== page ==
John Tuttle saw a clear change in his Glendale High football team when it squared off with cross-town Hoover in 2010 when he was coaching the freshman squad.
Everything felt different from the previous nine games of the year — the electric atmosphere, the size of the crowd and the intensity of his team.
Now that Tuttle has taken over as the new Nitros varsity coach, he's looking for his team to bring that same focus and passion to each game this year.
"That's one of the things we talked about the other day actually," Tuttle said. "It's not about week 10, it's about week one through 10. Each game of the year is important, not just Hoover.
"We talk about preparing for each and every week — to win football games you have to prepare not just show up and play."
Both of Glendale's wins in a 2-8, 1-6 in Pacific League 2011 season came against its cross-town rival, as both teams opened and closed the season against each other. The Nitros won the opener by a score of 20-6 and the season finale, 55-49.
In his first season with the Nitros, Tuttle, who replaces three-year coach Alan Eberhart, wants to see his new team compete and keep games close.
"I think a successful season for us would be being competitive in games, giving people a run for their money," said Tuttle, whose team hasn't reached the playoffs since 2003. "That way we have a chance at the end of the game and can see what happens at the end. I think that would be a realistic goal for us. I hope that we can be competitive and get people to start preparing for us."
It would be a good step forward for the Nitros, who played La Cañada (16-14) and Pasadena (47-46) very close last year, but were unable to stay within 27 points in the rest of their losses in 2011.
Tuttle is already off to a good start, as Glendale's numbers have shot up to about 44 after there were about 30 players on varsity last year.
That, along with the changes Tuttle has brought in with new schemes on offense and defense, have the Nitros feeling confident.
That's the goal of Glendale starting left tackle and defensive tackle Patrick Novshadian and many other Nitros.
"I think [finishing] 6-4 would be great, a winning season," Novshadian said of this year's goal.
Glendale will look to a new run-heavy offense and a base 4-4 defense for success this season.
"We're going to try to control the tempo of the game by running the ball," said Tuttle, who didn't elaborate much on the offense other than it will involve some "gap schemes" and outside runs on tosses.
Kevin Felix steps in to take over at quarterback for the graduated Evan Norton.
"We are hoping he can do the little things for us, manage the game and hit the guy when he's open and get first downs for us," Tuttle said of Felix, a junior. "We aren't going to ask for anything crazy out of him, just manage the football game and be smart with the ball."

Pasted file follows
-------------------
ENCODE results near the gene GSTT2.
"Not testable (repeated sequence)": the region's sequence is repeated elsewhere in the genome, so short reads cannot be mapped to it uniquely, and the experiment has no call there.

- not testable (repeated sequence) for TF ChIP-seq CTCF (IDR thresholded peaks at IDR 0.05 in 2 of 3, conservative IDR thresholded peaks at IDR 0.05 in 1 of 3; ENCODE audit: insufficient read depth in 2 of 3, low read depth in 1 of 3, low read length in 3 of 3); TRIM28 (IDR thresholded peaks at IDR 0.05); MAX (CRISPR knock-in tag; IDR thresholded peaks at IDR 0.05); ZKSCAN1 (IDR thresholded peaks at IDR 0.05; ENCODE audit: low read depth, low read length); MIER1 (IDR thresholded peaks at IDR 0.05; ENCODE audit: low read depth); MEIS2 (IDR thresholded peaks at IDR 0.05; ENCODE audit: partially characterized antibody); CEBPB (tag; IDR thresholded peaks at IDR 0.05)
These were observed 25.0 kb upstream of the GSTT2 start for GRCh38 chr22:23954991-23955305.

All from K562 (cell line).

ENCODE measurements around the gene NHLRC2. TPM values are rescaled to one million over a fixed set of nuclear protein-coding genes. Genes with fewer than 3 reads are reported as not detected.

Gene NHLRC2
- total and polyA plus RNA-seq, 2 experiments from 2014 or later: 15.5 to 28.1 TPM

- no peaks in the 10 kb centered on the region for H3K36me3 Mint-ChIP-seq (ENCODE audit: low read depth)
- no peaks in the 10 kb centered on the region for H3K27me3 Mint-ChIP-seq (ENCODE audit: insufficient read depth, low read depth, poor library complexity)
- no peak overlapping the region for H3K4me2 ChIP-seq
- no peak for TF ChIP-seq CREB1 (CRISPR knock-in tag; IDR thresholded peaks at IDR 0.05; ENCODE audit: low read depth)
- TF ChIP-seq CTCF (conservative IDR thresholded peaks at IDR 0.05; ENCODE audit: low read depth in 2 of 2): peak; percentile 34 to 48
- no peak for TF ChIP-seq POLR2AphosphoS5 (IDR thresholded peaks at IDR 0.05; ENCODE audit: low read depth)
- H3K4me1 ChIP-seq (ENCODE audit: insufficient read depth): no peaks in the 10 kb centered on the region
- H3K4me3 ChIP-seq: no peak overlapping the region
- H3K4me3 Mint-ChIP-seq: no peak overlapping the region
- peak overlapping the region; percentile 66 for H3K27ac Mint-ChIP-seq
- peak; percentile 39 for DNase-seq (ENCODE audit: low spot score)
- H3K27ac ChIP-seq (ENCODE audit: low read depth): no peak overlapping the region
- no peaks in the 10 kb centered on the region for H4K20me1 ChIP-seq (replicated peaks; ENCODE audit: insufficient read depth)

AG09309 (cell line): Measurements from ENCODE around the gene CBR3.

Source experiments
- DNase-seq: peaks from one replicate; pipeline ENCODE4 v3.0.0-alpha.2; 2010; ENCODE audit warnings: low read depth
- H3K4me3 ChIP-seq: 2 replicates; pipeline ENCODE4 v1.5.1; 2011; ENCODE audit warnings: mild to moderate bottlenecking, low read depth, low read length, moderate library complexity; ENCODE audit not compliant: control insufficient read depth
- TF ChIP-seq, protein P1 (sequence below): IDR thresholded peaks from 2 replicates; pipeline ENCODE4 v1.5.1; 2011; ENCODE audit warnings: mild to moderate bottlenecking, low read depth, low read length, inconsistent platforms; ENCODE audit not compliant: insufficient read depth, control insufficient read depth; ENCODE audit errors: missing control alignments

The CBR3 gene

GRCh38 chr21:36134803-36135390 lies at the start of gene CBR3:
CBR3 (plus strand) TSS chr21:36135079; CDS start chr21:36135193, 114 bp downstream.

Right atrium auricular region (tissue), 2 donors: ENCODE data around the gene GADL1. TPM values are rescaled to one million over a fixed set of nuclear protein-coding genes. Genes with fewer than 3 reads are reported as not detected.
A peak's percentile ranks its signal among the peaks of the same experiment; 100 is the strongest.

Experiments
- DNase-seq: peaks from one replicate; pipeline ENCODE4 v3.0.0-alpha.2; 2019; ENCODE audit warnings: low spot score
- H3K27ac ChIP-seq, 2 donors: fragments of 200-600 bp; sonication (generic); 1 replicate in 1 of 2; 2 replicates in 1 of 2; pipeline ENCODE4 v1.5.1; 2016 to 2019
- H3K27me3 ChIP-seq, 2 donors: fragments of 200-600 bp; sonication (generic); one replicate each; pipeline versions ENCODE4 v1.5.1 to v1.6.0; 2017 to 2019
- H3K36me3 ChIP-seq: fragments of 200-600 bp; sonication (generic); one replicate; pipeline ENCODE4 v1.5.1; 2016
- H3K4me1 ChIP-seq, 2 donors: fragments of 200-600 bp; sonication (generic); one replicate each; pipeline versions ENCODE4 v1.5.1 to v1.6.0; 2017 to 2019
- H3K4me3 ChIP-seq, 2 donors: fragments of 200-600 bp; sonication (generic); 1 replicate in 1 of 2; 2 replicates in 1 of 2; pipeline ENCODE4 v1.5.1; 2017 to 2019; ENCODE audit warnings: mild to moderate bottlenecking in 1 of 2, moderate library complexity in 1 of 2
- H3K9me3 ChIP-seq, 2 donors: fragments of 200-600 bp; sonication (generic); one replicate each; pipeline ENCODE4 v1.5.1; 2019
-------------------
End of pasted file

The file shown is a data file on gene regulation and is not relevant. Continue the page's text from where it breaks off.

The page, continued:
Michael Davis is the greatest offensive threat for Glendale this year after he earned first-team all-league and second-team All-Area honors last year with 860 yards receiving on 52 receptions. Tuttle said getting the ball in his hands anyway possible — on passes, handoffs and even direct snaps at quarterback — will be key.
Davis, who's heading to Brigham Young University, will also play a big role in Glendale's defense in the secondary, which figures to be the Nitros' strength on defense this season with Christian Osorio, Martin Marin and Felix looking to contain the other team's passing attacks.
"Things are looking pretty good so far," Davis said. "Our offense is a lot better. Our defense still needs a little bit of work, but we're looking a lot better than last year."
Glendale will look to Novshadian to lead the defensive line and two sophomore linebackers — Ricky Herra and Daniel Jung — to control the middle of the field.
"Those are some young guys who are going to have to learn quickly on the job," Tuttle said of Herra and Jung.
Osorio also steps in for Yoon at running back after he stepped into the offense late in 2011 when Yoon was sidelined with an ankle injury.
"I just want to have a great season, have a nice breakout year in my last year and walk out proud," Osario said.
From a coaching staff point of view, a good season for Glendale means staying competitive each week. The players take it a step farther.
"Playoffs," said Osorio of Glendale's goal this year. "We want to get some respect back to the school and have a winning season, at least 6-4. That's what we want to do, that's the plan. We want to change it around, make people want to play football at this school again and make it a well-known program. We have it in us and coach Tuttle and all these coaches are trying to shape it up again and change the way we look at it."